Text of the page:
The military has field-tested a new fighting method combining infantry, tanks and combat engineering into one unified force, as part of a major military reform meant to streamline the Israel Defense Forces, the army said Sunday.
The method was tested during a drill simulating war in the north against the Hezbollah terrorist group, during which the military also tried out new technologies, including an anti-mortar laser and more accurate artillery.
The restructured unit type was dubbed Tzakach Gideon, a Hebrew acronym that stands for Gideon brigade combat team, named after the Israel Defense Force’s multi-year Gideon Plan, a streamlining effort that the army began rolling out in 2016.
The details of this new organizational style were revealed earlier this year, and it saw its first trial during an exercise on the Golan Heights last week.
The drill saw infantry soldiers from the Golani Brigade, tanks from the 7th Armored Brigade and combat engineering troops from the 603rd Battalion working together, under one unified command. Currently, those different types of units can cooperate with one another, but with a far greater degree of independence.
The proposed change is designed to make the military’s ground forces more efficient and better suited to the types of fighting they are liable to encounter, specifically battles against terrorist groups, as opposed to national armies, officers involved in the project told reporters in February.
Chief among those terrorist groups is Hezbollah, a powerful Iran-backed proxy based in Lebanon that has been fighting in Syria in support of dictator Bashar Assad.
Israel considers the Shiite group to be its primary military threat in the region, and the IDF treats its readiness to face Hezbollah as the metric by which it determines how prepared it is for war.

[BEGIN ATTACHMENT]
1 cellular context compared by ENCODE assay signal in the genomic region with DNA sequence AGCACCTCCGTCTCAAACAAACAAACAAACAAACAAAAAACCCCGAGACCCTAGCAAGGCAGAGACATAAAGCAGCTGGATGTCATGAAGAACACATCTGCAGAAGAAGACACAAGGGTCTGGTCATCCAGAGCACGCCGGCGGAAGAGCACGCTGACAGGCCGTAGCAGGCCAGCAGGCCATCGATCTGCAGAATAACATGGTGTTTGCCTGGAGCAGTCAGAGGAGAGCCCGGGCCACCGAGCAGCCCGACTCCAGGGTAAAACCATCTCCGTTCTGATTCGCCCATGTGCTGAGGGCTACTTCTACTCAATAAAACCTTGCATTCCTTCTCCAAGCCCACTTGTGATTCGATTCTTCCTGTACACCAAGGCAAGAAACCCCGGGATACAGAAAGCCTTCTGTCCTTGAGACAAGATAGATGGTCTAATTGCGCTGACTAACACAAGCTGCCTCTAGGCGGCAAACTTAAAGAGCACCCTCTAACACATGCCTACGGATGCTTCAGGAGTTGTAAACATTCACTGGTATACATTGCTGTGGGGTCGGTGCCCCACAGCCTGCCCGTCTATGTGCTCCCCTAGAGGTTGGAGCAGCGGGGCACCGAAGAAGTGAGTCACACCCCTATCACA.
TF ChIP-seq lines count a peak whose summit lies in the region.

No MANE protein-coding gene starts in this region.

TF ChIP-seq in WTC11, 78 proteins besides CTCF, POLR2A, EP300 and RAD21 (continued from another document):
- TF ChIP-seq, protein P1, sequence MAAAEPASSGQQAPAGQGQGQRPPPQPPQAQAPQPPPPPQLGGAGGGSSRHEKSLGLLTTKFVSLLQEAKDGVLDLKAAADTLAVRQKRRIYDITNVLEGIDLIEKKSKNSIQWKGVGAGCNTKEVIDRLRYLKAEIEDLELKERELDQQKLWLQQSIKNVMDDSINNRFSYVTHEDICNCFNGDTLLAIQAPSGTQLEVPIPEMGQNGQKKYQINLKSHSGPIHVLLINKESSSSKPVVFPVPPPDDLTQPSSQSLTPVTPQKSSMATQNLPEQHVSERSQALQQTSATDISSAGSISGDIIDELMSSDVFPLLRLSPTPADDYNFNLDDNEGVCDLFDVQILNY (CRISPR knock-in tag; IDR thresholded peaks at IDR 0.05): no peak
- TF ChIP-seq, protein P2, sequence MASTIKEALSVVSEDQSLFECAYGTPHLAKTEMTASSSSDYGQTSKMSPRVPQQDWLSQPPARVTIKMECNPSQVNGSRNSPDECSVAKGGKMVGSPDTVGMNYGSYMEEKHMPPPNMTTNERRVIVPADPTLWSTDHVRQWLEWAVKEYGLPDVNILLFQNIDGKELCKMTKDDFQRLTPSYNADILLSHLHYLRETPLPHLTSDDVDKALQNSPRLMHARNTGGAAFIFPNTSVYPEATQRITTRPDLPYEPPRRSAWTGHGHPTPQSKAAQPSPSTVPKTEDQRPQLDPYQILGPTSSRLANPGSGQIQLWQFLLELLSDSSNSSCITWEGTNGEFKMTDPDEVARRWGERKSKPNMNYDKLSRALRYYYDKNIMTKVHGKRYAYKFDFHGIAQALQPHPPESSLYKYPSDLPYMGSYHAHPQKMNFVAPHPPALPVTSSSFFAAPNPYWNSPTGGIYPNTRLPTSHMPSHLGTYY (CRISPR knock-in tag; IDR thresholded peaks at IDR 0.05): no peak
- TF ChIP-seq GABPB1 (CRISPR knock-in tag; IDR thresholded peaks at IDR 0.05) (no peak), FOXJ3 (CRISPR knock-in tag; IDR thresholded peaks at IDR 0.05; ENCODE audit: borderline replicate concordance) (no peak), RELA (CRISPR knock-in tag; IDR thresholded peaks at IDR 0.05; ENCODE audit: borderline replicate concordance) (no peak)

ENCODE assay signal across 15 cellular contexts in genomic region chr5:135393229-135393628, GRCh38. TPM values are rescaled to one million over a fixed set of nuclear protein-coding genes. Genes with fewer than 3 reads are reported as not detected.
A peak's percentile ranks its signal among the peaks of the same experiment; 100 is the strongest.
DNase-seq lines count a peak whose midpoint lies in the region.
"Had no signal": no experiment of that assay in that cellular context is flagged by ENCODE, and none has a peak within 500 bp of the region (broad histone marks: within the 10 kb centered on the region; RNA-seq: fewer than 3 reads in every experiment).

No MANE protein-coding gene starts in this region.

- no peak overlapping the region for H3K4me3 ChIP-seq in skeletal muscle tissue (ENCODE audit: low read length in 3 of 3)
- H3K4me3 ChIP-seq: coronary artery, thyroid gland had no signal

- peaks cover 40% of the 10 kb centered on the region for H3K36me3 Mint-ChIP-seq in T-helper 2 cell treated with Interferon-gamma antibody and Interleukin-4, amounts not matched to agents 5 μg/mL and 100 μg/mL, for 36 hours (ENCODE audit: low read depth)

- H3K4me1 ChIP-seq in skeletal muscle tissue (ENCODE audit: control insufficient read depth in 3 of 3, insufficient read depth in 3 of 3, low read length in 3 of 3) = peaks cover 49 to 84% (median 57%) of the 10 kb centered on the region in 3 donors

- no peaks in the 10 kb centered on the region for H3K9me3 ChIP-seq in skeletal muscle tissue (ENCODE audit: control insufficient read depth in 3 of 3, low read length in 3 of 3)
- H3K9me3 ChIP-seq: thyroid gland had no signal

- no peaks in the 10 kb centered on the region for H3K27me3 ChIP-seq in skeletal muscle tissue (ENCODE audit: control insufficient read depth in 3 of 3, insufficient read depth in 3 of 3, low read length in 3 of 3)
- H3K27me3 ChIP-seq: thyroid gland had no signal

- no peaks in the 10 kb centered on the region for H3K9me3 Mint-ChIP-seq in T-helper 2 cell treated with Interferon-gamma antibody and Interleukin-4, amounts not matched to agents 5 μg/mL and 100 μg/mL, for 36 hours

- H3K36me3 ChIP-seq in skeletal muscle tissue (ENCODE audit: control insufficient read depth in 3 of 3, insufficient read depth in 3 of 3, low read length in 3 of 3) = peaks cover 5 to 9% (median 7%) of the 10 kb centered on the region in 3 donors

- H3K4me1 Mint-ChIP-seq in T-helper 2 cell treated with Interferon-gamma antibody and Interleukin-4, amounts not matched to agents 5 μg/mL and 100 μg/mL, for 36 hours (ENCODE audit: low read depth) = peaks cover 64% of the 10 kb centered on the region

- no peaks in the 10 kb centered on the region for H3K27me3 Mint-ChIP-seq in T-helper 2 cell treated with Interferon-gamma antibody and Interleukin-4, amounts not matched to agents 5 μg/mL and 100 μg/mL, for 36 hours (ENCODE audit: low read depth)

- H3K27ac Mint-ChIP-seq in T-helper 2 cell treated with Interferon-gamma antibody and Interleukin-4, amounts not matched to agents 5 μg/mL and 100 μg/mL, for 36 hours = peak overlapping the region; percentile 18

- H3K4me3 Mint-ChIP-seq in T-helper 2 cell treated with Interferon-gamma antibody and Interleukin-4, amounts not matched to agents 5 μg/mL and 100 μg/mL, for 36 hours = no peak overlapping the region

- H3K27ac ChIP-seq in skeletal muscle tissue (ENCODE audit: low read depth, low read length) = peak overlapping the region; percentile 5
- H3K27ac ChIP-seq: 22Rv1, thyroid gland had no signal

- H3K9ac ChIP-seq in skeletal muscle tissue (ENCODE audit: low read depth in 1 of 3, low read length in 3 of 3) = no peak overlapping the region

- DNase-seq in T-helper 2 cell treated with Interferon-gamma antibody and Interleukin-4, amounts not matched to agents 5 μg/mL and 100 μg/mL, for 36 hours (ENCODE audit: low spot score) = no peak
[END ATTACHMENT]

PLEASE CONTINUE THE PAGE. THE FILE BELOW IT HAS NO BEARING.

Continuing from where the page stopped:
In addition to the new unit structure, last week’s exercise also tested a number of recently developed technologies, some of which are not yet fully operational.
According to the military, this included: a high-powered laser capable of shooting down incoming mortar shells or drones, known as Gideon’s Shield, or Magen Gidon; a “smart” trigger, which only allows a weapon to be fired when it is locked on its target; an improved night vision system; a powerful radar detection system; communication equipment that gives commander access to up-to-date intelligence; and a number of drones and autonomous vehicles.
Soldiers also tested a new model of precision-guided artillery shells, which are far more accurate than the varieties currently in the IDF’s arsenals.
“There is a tremendous improvement in our capabilities. If we don’t invest in technology, the battlefield will remain a kingdom of uncertainty,” IDF Chief of Staff Gadi Eisenkot said during a visit to the exercise.
The military’s underlying understanding is that fighting more nimble non-state actors hiding among civilians, as with the Hezbollah terrorist group in southern Lebanon, is fundamentally different than squaring off against formal militaries on a deserted battlefield, and requires the IDF to be more flexible and more precise to avoid civilian casualties.
In addition, new technologies, like drones, require the military to develop techniques and systems to counter these emerging threats.
“We are aware of and monitoring the enemy’s changes, capabilities and developments, and against these things we are taking care to set up capabilties that will always put us two steps ahead of them,” said Col. Roman Gofman, commander of the 7th Armored Division.
“This is the first time that we are seeing a combined brigade fighting team. This is a battle in which tanks, infantry and combat engineering are coming together in a coordinated and synchronized way, where our forces are squaring off against the enemy,” he said.
The new Tzakach Gideon organizational style would have a ground forces brigade made up of at least six battalions, three infantry or armored battalions, one combat engineering battalion, a reconnaissance battalion and an administrative battalion, the IDF said Sunday.
It is expected to take several years before this reorganization is implemented throughout the military, and it will likely face opposition as old units, with decades of history, are dismantled.
“The heritage issue is a headache in and of itself,” a senior IDF Ground Forces officer said earlier this year.